In Mcluhan’s “The Medium Is the Massage”, he illustrates that the media in our societies has become very important in many aspects of our lives. Basically, technologies in the media world are shaping our lives_ we see now kinds and teenagers are characterized with video games, play stations, ipods, and cell-phones. We are pretty much became chained to the technologies around us. Unfortunately, there is no way back; people have already experienced better life with the variety of technologies. But are we missing something here? Yes, with those varieties, people start to lose the sense of perception, meaning differences in the media environment change the emphasis we place on our various senses. Therefore, it impacts the way our brains develop and the way we experience the world. I am very impressed in how a change in the media environment is changing the way we see events. In addition, the medium itself became part of the message, and we can see that in how we perceive news from TV’s in opposed to how we perceive it online. In general, TV’s add more emotional elements to the message whether online or in newspapers news is emotionless. So, the way we acquire information affects us more than the information itself to a distinct degree. I do not want to say that some media are better than others, but I say it depends on the person himself/herself what media he/she would prefer, and what would be more effective for him/her in term of perception.
A New York Times cartoon appearing the day after Harry Potter and the Half-Blood Prince was released (17 July 2005) shows a dad naively commenting to his wife, “It’s nice to see him reading instead of playing video games,” while the balloon caption for the child with the Potter book in hand reads, “I wonder when the video game on this book is coming out?” The MIT Comparative Media Studies website refers to this “generation coming of age in the 21st century [as] ‘generation.com'” (“Generation.org”). Echoing Marshall McLuhan’s seminal idea of “The Medium Is the Message,” new media theorist Marie-Laure Ryan notes that “the different media filter different aspects of narrative meaning . . . the shape imposed on the message by the configuration of the pipeline affects in a crucial way the construction of the receiver’s mental image” (“On Defining” 3).2 With this idea as a guide, I would like to focus on how the material properties of the medium affect content and its reception, allowing us to explore what adaptation means in this new format.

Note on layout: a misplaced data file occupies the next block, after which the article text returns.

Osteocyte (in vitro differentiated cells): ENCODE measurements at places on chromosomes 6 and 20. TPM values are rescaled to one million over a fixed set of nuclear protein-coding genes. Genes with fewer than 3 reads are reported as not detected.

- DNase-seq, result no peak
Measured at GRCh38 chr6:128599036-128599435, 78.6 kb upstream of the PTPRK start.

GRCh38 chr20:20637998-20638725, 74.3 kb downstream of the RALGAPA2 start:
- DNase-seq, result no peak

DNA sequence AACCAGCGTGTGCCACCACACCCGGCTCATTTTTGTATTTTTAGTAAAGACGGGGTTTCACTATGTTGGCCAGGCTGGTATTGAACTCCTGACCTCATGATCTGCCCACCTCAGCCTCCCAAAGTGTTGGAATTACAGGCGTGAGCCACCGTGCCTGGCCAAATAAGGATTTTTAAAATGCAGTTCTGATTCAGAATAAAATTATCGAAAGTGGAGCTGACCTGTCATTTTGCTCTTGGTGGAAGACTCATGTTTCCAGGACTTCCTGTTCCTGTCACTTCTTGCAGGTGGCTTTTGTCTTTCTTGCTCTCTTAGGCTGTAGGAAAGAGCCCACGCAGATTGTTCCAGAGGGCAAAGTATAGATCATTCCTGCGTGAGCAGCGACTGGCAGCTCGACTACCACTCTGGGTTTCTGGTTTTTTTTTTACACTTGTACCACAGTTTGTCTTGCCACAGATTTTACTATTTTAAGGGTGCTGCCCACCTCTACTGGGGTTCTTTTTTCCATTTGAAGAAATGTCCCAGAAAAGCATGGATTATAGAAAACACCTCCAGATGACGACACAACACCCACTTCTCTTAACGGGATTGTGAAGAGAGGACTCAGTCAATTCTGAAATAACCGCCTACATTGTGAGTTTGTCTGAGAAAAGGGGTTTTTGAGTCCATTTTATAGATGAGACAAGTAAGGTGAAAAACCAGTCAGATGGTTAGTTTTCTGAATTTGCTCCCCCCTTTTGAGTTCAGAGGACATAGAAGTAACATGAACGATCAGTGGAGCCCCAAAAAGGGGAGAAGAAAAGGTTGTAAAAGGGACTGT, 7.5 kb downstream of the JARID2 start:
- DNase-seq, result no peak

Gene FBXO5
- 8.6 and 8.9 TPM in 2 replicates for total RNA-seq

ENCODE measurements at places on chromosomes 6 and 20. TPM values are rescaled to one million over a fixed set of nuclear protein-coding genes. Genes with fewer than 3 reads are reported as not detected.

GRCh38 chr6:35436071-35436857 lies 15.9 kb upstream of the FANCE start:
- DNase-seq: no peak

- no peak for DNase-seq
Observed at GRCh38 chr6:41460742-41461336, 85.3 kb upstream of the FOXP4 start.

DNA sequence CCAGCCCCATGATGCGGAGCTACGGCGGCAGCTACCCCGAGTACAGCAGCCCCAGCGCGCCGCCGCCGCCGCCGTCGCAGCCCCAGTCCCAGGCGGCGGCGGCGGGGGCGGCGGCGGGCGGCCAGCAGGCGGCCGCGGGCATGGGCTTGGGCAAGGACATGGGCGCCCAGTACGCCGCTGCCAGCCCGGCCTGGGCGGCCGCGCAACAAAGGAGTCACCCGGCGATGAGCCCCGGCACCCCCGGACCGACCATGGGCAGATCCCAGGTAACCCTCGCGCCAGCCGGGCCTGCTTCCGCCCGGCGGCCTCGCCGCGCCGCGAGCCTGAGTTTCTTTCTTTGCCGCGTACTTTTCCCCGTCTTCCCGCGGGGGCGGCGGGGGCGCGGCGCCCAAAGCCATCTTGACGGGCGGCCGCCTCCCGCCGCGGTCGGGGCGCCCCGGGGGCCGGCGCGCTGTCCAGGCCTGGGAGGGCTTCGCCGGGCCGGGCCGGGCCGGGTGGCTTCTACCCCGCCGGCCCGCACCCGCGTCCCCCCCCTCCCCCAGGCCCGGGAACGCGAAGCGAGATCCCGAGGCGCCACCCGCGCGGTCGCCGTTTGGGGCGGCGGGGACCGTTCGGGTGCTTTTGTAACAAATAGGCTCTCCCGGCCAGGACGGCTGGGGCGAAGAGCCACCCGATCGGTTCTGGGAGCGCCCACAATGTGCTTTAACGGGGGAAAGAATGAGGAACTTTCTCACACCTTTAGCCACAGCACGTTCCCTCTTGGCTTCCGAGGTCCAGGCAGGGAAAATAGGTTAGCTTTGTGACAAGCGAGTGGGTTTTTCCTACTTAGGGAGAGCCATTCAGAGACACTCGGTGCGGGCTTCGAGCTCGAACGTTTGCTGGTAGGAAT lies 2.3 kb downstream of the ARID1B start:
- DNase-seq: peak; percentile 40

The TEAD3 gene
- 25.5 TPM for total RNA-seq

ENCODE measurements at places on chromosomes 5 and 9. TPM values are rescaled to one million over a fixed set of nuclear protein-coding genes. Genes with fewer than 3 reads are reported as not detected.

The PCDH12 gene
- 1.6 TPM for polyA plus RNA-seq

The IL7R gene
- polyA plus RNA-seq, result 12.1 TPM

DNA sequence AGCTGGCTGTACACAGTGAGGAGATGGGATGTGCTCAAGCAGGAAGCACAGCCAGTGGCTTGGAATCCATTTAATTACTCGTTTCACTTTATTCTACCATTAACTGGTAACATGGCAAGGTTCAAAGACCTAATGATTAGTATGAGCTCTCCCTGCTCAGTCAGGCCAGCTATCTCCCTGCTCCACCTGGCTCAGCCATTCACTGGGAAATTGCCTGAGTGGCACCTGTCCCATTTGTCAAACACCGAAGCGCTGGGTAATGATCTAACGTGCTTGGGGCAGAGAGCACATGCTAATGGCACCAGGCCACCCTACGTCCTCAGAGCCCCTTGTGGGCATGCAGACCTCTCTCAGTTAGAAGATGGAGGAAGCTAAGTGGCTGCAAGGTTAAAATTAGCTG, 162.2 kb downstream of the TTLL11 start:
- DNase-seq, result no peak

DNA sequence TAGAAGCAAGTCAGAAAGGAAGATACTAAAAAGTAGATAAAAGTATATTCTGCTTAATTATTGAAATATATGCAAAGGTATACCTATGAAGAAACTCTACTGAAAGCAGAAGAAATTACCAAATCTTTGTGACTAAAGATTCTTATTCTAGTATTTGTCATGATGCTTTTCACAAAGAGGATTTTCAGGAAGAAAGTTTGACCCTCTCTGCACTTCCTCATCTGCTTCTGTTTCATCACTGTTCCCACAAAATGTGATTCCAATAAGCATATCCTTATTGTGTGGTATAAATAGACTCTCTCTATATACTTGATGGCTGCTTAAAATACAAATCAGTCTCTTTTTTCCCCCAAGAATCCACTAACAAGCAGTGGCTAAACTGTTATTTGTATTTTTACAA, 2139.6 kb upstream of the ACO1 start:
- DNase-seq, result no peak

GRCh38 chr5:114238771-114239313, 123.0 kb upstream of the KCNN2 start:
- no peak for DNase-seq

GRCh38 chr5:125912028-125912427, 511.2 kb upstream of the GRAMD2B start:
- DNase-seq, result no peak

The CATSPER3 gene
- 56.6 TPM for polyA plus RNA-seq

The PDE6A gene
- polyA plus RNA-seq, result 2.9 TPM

Clark, G. D. (2006). Hyperread: children’s literature, CD-ROMs, and the new literacy. The Lion and the Unicorn, 30(3), 337-359. Retrieved October 28, 2007, from Research Library database. (Document ID: 1140656461).
I found a very profound connection between Mcluhan’s readings and Clark’s article. In Clark’s article, he illustrates how younger generation prefers the digital learning process. And based on that, they would definitely perceive knowledge differently than other people who are using different media. Not only that, but different media can affect contents as well. This article explains the phenomenology of the medium itself and its relationship to literary features. This article examines four key features of digital technology: hyperlink, hypermedia, interactivity, and Richard Lanham’s idea of “bi-stable oscillation”. These features provide a gateway to understanding how the medium is challenging and transforming children’s narrative – in particular, their affect on plot, point of view, and character.
The familiar hypertext organization is presented through the other fundamental structure of electronic text, hypermedia. Hypermedia denotes the use of multiple media: text, graphics, animation, video, and sound. Both hypertext and hypermedia produce the third distinguishing feature of digital texts: interactivity in which the reader now become user/ player appears to have control over the narrative outcome of his experience and the story. The very act of interacting with the text produces another aspect of the electronic reading experience that Lanham describes as “bi-stable oscillation.” He demonstrates the unique experience of “reading” electronic print by using transparency and opacity concepts. The textual surface of the electronic screen presents us with a self-conscious and opaque experience. We are always aware of its windowed, but this awareness is not stable. the-digital-world-class-assignment.ppt